Microservices at scale: A complexity management issue

by Jeremy

The benefits of microservices have been touted for years. Their popularity is apparent when you consider the explosion in the use of technologies, such as Kubernetes, over the last few years. Based on the number of successful implementations, popularity seems to be deserved. 

For example, according to a 2020 survey by O’Reilly, 92% of respondents reported some success with microservices, with 54% describing their experience as “mostly successful” and under 10% describing a “complete success.”


But building and managing all of these smaller units containing code adds a lot of complexity to the equation, and it’s essential to get it right to achieve those successes. Developers can create as many of these microservices as they need, but it’s necessary to have good management over those, especially as the number of microservices increases. 

According to Mike Tria, head of platform engineering at Atlassian, there are two schools of thought to managing microservices’ proliferation. One idea is to keep the number of microservices to a minimum so developers don’t have to consider scale and security.

“Every time they’re spinning up a new microservice, they try to keep them small,” Tria said. “That works fine for a limited number of use cases and specific domains because what will happen is those microservices will become large. As they say, you’ll end up with a distributed monolith.”

The other option is to let developers spin up microservices whenever they want, which requires some additional considerations, according to Tria. Incorporating automation into the process is the key to ensuring this can be done successfully. 

“If every time you’re building some new microservice, you have to think about all of those concerns about security, where you’re going to host it, what’s the IAM user and role that you need access to, what other services can it talk to—If developers need to figure all that stuff out every time, then you’re going to have a real scaling challenge. So the key is automating those capabilities away, making it such that you could spin up microservices without having to do all of those things,” said Tria.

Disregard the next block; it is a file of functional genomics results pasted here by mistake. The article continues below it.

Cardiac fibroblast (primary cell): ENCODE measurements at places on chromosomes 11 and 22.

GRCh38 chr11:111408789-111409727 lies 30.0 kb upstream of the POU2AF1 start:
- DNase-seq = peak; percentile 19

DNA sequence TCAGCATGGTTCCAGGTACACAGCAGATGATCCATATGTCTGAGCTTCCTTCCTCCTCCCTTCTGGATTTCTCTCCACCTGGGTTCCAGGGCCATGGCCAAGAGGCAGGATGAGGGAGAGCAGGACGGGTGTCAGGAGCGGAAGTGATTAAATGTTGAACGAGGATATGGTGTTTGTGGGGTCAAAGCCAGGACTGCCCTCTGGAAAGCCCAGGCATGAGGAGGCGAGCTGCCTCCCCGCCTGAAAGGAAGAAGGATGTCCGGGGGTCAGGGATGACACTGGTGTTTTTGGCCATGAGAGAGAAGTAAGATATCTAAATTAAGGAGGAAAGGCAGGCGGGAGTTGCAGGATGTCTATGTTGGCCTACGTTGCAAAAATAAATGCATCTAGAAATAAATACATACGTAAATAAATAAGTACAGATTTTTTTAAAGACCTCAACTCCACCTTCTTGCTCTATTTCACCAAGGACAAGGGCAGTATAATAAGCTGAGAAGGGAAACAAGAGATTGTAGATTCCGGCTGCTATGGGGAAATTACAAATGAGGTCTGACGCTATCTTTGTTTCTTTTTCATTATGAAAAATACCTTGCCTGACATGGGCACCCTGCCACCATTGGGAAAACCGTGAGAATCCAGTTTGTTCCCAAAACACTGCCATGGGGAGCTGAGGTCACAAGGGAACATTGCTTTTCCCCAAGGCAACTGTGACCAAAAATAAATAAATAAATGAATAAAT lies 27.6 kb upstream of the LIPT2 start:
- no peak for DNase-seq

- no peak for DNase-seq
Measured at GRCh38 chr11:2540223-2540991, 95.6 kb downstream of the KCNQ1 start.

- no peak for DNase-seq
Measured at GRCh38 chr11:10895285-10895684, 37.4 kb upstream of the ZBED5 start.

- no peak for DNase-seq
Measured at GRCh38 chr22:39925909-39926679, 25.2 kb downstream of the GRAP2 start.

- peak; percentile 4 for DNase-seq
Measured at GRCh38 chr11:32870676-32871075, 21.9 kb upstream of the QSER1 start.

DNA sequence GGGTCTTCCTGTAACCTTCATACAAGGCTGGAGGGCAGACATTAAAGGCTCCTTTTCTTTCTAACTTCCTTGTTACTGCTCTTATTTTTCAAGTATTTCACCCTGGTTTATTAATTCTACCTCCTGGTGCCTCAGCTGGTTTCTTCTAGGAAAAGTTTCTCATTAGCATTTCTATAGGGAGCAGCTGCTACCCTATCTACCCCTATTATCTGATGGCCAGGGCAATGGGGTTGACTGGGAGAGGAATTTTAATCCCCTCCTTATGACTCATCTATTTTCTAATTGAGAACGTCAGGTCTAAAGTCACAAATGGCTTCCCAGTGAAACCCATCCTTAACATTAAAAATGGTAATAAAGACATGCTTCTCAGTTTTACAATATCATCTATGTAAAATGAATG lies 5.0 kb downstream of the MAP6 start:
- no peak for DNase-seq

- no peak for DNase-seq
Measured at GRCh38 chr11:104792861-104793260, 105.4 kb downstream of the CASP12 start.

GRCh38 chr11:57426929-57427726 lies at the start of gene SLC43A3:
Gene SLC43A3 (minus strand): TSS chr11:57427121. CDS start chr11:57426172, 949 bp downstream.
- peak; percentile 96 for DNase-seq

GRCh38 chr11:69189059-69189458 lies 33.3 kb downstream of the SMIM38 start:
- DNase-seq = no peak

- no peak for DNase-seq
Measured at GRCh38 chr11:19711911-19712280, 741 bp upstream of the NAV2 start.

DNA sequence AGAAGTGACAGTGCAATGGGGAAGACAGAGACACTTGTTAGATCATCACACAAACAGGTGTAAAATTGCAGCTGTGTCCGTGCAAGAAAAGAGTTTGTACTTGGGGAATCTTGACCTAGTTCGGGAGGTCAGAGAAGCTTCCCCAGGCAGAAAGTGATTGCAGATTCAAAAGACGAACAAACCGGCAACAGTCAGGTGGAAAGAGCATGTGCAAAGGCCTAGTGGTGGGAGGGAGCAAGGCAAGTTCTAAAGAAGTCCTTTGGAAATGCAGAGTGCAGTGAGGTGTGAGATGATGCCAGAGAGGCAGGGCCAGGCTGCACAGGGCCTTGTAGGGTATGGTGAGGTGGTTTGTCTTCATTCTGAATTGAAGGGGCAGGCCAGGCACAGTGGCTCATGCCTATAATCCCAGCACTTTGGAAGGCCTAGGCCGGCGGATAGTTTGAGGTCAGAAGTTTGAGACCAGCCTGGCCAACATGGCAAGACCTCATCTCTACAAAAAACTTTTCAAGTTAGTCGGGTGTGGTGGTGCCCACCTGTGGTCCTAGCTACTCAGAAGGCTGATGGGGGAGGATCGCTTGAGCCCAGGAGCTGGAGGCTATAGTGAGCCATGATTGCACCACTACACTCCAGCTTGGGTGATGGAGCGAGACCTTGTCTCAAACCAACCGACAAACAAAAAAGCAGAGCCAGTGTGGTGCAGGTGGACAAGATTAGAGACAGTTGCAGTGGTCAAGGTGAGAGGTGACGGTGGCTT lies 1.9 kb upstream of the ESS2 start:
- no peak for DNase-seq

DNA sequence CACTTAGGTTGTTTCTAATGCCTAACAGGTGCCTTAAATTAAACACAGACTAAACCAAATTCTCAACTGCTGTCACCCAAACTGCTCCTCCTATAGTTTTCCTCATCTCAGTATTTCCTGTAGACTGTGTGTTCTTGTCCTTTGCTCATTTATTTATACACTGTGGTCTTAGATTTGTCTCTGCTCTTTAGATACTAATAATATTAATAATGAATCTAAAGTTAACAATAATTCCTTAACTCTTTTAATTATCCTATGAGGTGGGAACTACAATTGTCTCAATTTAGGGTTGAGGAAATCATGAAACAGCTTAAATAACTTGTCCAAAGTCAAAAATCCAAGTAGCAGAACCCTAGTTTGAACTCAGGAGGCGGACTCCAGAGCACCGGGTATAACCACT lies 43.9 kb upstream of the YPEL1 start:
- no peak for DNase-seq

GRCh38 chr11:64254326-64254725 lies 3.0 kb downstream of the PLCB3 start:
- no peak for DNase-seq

According to Tria, the main benefits of automation are scalability, reliability, and speed. Automation allows scale because new microservices can be created without burdening developers. Second, reliability is encapsulated in each microservice, which means the whole system becomes more reliable. Finally, skill and speed are gained because each team can build microservices at their own pace. 

Atlassian built their tool for managing microservices, but Tria recommends starting small with some off-the-shelf tools. This will enable you to get to know your microservices and figure out your needs, rather than predicting your needs and buying some expensive solution that might have features you don’t need or is missing parts you do. 

“It’s way too easy with microservices to overdo it right at the start,” Tria said. “Honestly, I think that’s the mistake more companies make getting started. They go too heavy on microservices, and right at the start, they throw too much on the compute layer, too much service mesh, Kubernetes, proxy, etc. People go too, too far. And so what happens is they get bogged down in the process, in bureaucracy, in too much configuration when people want to build features fast.”

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